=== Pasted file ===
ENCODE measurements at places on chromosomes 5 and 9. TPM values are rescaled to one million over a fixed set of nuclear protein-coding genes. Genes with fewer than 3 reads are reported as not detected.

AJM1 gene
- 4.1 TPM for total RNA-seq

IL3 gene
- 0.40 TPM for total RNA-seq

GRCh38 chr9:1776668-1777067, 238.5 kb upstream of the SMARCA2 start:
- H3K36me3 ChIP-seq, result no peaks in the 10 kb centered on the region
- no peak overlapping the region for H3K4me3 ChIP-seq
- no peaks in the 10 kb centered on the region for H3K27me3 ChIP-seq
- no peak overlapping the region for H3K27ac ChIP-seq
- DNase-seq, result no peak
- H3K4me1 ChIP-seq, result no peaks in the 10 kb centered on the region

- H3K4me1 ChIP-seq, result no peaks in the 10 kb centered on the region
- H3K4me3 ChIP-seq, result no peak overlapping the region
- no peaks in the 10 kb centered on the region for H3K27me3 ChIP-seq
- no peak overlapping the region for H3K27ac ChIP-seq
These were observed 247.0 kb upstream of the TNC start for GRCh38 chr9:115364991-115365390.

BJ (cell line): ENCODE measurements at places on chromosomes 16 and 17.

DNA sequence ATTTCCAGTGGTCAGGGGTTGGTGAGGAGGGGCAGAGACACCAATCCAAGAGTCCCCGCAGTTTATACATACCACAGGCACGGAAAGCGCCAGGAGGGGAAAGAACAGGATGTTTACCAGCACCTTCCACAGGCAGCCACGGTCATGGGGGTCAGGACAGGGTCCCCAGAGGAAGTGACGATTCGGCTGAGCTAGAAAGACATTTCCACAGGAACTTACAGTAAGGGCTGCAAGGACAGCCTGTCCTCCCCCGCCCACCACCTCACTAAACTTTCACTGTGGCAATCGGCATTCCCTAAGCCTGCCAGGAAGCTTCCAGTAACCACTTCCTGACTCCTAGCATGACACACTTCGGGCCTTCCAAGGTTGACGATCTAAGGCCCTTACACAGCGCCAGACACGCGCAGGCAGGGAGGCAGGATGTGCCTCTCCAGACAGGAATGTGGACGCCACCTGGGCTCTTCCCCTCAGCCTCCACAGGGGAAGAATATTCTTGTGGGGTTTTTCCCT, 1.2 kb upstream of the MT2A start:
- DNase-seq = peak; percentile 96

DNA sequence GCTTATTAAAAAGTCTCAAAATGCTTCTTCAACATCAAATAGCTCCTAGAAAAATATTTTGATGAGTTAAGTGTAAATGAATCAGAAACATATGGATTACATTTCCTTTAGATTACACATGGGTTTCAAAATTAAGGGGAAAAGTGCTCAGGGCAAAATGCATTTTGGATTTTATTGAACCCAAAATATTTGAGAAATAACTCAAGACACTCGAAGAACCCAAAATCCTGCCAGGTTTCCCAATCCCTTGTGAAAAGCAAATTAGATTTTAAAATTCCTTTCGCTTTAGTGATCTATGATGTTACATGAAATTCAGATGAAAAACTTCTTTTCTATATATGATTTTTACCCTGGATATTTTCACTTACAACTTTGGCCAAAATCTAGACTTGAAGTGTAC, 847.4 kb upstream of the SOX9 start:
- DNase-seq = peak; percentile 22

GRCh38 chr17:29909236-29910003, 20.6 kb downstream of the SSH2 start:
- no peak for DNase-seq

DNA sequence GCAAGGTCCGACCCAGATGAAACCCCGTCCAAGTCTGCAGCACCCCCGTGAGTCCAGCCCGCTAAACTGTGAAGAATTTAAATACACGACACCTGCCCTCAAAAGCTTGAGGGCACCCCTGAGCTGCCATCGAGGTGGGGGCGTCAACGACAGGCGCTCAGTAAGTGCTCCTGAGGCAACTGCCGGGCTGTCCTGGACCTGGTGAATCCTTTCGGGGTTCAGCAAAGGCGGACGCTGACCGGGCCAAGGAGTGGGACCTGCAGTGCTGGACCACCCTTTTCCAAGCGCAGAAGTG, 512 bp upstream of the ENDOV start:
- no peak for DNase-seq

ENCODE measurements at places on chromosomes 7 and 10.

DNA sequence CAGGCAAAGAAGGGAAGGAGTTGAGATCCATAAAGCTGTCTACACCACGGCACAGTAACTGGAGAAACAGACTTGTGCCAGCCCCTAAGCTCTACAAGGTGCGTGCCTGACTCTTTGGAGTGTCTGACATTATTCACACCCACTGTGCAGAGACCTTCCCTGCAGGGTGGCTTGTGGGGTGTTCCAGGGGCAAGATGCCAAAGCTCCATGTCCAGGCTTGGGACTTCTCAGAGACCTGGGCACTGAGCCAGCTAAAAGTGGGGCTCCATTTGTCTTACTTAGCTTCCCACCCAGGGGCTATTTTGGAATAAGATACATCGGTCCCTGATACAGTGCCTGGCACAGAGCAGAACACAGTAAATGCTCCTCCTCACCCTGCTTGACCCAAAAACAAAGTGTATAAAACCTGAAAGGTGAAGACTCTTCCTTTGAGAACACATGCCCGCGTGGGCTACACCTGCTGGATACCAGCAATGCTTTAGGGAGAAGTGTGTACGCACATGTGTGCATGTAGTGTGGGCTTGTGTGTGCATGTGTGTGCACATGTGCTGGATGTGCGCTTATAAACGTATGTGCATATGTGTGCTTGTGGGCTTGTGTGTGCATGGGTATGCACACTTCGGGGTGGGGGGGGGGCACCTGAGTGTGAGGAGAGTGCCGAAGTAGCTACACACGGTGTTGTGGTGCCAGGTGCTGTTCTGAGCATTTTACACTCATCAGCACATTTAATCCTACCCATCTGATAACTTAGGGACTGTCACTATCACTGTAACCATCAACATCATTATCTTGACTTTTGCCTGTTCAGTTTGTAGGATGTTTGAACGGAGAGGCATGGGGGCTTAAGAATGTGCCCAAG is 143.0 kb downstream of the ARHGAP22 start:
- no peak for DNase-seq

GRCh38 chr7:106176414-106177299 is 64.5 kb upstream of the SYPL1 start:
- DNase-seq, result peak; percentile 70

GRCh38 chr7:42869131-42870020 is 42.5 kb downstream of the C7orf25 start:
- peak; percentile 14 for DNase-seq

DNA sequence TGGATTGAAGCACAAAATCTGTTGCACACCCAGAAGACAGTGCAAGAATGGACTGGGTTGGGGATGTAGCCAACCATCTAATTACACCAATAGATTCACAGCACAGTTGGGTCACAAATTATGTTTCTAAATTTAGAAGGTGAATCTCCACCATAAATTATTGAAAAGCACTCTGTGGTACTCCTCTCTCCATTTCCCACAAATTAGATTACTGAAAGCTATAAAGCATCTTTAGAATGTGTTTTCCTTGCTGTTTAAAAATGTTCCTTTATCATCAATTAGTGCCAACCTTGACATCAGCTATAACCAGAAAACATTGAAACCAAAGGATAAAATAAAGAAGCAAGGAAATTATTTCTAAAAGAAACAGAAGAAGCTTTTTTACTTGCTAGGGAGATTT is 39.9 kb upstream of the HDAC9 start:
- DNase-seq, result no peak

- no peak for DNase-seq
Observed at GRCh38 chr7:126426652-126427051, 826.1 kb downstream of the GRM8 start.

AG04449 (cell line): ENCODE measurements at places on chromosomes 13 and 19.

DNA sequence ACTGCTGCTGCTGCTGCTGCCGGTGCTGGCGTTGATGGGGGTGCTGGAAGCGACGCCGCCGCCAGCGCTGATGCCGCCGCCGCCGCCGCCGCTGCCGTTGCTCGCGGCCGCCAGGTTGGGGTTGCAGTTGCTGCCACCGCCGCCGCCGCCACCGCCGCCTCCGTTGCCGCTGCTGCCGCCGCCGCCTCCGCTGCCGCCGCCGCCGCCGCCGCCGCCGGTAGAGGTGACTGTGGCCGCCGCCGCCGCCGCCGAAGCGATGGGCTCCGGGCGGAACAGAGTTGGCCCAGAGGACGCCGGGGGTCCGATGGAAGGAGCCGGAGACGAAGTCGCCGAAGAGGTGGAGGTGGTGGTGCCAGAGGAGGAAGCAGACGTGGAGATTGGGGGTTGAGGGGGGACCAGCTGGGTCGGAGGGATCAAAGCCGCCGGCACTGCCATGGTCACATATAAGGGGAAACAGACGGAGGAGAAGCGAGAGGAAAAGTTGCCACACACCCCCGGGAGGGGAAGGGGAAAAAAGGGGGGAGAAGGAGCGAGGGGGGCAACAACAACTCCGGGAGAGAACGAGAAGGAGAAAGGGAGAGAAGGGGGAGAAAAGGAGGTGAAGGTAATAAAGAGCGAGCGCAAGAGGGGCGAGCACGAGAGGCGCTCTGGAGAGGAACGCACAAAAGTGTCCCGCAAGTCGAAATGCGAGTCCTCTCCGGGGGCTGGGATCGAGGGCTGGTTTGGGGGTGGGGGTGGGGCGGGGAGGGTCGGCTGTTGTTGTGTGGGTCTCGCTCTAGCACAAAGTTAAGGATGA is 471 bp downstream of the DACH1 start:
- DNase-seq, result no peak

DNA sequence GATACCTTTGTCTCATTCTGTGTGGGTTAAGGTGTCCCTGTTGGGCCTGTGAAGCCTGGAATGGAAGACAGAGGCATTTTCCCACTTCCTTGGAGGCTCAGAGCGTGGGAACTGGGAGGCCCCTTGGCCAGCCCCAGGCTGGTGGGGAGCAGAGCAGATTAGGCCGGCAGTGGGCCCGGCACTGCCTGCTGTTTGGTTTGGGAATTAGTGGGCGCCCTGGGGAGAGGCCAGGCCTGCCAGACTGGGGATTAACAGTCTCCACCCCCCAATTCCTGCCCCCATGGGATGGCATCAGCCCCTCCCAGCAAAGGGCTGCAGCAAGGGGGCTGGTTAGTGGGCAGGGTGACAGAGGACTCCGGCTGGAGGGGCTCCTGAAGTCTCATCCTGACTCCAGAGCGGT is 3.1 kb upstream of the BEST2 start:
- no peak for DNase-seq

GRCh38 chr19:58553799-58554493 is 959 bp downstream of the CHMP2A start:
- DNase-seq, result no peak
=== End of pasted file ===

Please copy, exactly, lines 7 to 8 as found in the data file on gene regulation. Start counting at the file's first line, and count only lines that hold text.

- H3K36me3 ChIP-seq, result no peaks in the 10 kb centered on the region
- no peak overlapping the region for H3K4me3 ChIP-seq